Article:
This isn’t just any Hubble photo of the Lagoon Nebula; this is a special birthday photo celebrating the Hubble Space Telescope’s 28 years in orbit. The Lagoon Nebula, seen here in dazzling color, is 4,000 light years away and is gargantuan as star nurseries go: 20 light years high and 55 light years wide.
This is a gorgeous photo and one you might not recognize of a famous astral body, called the Lagoon Nebula. The Hubble Space Telescope took this photo in infrared light, which reveals different elements of the nebula not seen in the visible spectrum. The bright star in the center is called Herschel 36 and is only 1 million years old—a fledgling in stellar terms.
Mars is covered in craters and while typically thought to be a “dead” planet, it’s actually quite active. Earth’s red neighbor has wind, although not strong enough to kill The Martian’s Mark Watney. This impact crater (a relatively new one by Mars standards) is called Bonestell crater, located in the plain known as Acidalia Planitia. The streaks in the image are caused by winds blowing down into the crater.
This photo of the Sun was taken by NASA’s Solar Dynamic Observatory some weeks ago. The dark regions are called coronal holes—openings in the Sun’s magnetic field—and when open, they spit highly charged particles into space. When these particles run into Earth’s magnetic field, they create spectacular displays of aurora near our northern and southern poles.
Hello deep space! This galaxy cluster has a name that is rather difficult to remember—PLCK G308.3-20.2, but it’s way cool. Galaxy clusters like this contain thousands of galaxies, some just like our own. They’re held together by gravity, making them one of the largest known structures in space affected by this invisible force.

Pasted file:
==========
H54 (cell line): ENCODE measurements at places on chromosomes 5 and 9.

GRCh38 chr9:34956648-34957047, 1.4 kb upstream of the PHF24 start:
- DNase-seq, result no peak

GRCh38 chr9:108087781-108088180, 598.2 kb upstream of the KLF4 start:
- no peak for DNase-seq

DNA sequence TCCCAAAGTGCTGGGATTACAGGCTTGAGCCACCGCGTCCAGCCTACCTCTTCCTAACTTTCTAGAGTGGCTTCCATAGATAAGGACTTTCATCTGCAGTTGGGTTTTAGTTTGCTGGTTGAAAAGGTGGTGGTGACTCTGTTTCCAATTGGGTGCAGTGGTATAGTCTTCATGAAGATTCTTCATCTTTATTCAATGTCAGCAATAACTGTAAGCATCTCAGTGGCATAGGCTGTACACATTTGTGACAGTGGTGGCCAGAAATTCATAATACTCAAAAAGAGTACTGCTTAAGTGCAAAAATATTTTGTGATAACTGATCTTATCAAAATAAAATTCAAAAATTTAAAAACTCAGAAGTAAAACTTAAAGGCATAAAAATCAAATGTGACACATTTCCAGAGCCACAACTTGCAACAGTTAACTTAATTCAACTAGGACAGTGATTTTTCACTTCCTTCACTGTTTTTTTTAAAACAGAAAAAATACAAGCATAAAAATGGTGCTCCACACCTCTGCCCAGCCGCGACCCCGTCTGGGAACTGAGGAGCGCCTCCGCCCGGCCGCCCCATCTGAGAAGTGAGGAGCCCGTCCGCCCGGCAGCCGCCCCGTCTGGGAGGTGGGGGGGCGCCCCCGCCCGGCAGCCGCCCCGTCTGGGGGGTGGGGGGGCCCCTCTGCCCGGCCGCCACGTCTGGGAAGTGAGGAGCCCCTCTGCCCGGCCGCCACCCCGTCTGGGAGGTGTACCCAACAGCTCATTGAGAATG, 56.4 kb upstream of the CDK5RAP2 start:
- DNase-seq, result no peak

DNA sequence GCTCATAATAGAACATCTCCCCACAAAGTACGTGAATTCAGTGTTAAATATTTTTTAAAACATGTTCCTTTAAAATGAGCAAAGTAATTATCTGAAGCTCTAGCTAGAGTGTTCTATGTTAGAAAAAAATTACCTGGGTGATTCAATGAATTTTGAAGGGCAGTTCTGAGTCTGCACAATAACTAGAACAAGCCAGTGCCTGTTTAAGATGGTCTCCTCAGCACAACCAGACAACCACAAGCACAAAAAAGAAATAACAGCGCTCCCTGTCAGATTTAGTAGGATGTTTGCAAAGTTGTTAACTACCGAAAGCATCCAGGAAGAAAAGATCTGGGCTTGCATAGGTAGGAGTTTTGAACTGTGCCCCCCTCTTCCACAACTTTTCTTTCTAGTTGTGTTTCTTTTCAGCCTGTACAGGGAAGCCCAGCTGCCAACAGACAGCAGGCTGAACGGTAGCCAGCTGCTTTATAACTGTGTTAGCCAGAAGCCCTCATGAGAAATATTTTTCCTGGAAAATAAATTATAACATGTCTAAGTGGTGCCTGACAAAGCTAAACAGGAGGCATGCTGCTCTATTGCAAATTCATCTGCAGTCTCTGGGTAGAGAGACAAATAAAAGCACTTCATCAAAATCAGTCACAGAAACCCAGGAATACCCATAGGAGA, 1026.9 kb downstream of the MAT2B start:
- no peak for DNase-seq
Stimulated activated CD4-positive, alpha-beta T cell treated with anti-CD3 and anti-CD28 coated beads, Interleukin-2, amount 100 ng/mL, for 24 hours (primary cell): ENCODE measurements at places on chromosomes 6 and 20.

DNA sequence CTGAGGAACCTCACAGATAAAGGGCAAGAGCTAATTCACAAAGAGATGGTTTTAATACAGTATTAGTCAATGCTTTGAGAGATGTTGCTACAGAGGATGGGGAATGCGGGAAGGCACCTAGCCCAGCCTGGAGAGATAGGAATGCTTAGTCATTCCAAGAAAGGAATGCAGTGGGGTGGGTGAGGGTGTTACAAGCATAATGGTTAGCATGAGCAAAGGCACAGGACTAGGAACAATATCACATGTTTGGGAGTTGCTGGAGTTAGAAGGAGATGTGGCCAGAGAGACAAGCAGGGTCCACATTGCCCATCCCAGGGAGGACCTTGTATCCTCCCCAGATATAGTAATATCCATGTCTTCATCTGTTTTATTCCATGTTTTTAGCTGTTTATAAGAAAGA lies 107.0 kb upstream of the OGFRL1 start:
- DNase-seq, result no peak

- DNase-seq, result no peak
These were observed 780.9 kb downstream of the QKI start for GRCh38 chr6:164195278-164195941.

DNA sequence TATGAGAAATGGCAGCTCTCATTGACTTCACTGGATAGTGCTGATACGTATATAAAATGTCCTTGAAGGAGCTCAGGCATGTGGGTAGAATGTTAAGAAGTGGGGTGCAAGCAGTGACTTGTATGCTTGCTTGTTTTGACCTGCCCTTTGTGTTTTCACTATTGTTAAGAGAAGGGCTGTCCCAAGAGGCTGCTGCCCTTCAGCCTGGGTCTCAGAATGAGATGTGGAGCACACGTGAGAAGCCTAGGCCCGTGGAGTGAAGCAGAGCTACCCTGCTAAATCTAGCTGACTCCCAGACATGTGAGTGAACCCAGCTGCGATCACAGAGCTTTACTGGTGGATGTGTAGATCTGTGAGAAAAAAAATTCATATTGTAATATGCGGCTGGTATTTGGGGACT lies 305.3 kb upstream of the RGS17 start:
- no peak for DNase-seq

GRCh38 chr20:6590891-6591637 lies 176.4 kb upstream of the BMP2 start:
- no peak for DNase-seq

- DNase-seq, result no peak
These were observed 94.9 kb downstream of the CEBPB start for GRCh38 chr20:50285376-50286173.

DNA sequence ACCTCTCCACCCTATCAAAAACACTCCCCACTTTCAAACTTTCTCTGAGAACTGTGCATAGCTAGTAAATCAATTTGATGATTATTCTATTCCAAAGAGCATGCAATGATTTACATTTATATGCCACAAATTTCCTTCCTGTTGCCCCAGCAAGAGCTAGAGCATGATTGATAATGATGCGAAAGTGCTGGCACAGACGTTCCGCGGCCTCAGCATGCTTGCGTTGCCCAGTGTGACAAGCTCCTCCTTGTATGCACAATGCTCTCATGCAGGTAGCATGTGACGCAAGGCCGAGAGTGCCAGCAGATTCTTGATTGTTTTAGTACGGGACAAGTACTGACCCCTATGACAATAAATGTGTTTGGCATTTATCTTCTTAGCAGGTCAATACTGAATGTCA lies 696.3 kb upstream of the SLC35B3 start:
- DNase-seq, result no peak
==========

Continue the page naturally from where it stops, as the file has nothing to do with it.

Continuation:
Ready to shoot the moon? The new administration in Washington is setting its sights on some lunar adventures. Among the various reasons why people want to head back to the moon: There’s a decent amount of water frozen around our cratered satellite, and also the views from there aren’t too shabby.
WASHINGTON (Reuters) – Uber Chief Executive Dara Khosrowshahi said on Wednesday that the ride-sharing company still believes in the prospects for autonomous transport after one of its self-driving vehicles was involved in a fatal crash in Arizona last month.
A 49-year-old woman was killed after being hit by an Uber self-driving sports utility vehicle while walking across a street in Phoenix, leading the company to suspend testing of autonomous vehicles.
Khosrowshahi declined to say when the company might resume testing or what might have gone wrong. He said the company was cooperating with federal investigators and dealing with the incident “very seriously.”
The accident has raised questions about the lack of clear safety standards for such vehicles.
But, speaking at a transport forum, Khosrowshahi said Uber was still betting on the technology in the long-term.
“We believe in it,” he said, adding that Uber considered autonomous vehicles “part of the solution” and in the long-term key to eliminating individual car ownership.
“Autonomous (vehicles) at maturity will be safer,” he said.
The company’s interest in investing in bike sharing and public transit should not be interpreted as a move away from self-driving cars, he added.
The U.S. National Highway Traffic Safety Administration and the National Transportation Safety Board (NTSB) are investigating the incident.
“They are a neutral party,” said Khosrowshahi. “They understand this.”
“We’ll figure out what we do afterwards.”